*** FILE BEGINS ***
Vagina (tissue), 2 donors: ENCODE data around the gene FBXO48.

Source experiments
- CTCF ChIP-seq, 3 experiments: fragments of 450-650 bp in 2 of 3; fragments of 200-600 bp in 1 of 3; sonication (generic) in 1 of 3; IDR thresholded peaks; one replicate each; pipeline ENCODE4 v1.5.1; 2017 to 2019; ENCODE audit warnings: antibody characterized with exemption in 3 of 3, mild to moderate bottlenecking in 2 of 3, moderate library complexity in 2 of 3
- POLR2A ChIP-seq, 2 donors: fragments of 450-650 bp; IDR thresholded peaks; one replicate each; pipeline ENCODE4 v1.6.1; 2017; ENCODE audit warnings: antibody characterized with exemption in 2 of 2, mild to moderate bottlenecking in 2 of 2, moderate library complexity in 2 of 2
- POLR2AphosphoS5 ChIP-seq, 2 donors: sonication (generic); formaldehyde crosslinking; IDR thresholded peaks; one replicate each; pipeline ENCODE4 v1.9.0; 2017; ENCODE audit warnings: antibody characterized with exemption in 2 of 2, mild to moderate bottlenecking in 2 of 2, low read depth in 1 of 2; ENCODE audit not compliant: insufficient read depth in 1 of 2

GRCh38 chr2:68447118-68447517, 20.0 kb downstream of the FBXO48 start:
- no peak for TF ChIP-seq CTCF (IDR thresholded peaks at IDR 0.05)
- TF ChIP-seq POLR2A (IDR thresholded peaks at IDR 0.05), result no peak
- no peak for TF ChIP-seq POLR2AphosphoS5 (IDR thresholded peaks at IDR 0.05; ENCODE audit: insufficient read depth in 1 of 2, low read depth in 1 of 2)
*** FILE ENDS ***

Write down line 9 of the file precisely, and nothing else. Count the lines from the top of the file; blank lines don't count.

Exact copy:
- no peak for TF ChIP-seq POLR2AphosphoS5 (IDR thresholded peaks at IDR 0.05; ENCODE audit: insufficient read depth in 1 of 2, low read depth in 1 of 2)